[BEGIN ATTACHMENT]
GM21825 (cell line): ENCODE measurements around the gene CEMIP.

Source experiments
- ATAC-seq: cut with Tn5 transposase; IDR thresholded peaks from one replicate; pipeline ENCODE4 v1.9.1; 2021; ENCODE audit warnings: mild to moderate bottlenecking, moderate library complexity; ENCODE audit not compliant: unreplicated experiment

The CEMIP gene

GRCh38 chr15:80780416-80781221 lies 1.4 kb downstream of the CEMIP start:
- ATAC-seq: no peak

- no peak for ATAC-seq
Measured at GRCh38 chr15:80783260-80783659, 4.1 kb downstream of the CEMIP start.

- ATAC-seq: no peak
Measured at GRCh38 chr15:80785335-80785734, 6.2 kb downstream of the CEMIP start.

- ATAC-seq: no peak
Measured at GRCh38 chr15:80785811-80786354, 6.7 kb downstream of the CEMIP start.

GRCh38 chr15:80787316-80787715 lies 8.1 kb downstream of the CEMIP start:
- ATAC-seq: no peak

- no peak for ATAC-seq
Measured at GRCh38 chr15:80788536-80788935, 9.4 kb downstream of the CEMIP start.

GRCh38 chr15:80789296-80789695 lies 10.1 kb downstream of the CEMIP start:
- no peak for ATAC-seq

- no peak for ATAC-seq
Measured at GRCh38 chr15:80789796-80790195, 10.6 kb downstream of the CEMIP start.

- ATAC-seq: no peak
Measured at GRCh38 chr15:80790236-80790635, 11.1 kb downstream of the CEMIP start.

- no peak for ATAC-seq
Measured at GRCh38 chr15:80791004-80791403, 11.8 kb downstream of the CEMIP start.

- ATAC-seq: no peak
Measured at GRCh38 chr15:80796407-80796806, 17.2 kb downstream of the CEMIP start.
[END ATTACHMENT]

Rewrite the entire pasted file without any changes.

GM21825 (cell line): ENCODE measurements around the gene CEMIP.

Source experiments
- ATAC-seq: cut with Tn5 transposase; IDR thresholded peaks from one replicate; pipeline ENCODE4 v1.9.1; 2021; ENCODE audit warnings: mild to moderate bottlenecking, moderate library complexity; ENCODE audit not compliant: unreplicated experiment

The CEMIP gene

GRCh38 chr15:80780416-80781221 lies 1.4 kb downstream of the CEMIP start:
- ATAC-seq: no peak

- no peak for ATAC-seq
Measured at GRCh38 chr15:80783260-80783659, 4.1 kb downstream of the CEMIP start.

- ATAC-seq: no peak
Measured at GRCh38 chr15:80785335-80785734, 6.2 kb downstream of the CEMIP start.

- ATAC-seq: no peak
Measured at GRCh38 chr15:80785811-80786354, 6.7 kb downstream of the CEMIP start.

GRCh38 chr15:80787316-80787715 lies 8.1 kb downstream of the CEMIP start:
- ATAC-seq: no peak

- no peak for ATAC-seq
Measured at GRCh38 chr15:80788536-80788935, 9.4 kb downstream of the CEMIP start.

GRCh38 chr15:80789296-80789695 lies 10.1 kb downstream of the CEMIP start:
- no peak for ATAC-seq

- no peak for ATAC-seq
Measured at GRCh38 chr15:80789796-80790195, 10.6 kb downstream of the CEMIP start.

- ATAC-seq: no peak
Measured at GRCh38 chr15:80790236-80790635, 11.1 kb downstream of the CEMIP start.

- no peak for ATAC-seq
Measured at GRCh38 chr15:80791004-80791403, 11.8 kb downstream of the CEMIP start.

- ATAC-seq: no peak
Measured at GRCh38 chr15:80796407-80796806, 17.2 kb downstream of the CEMIP start.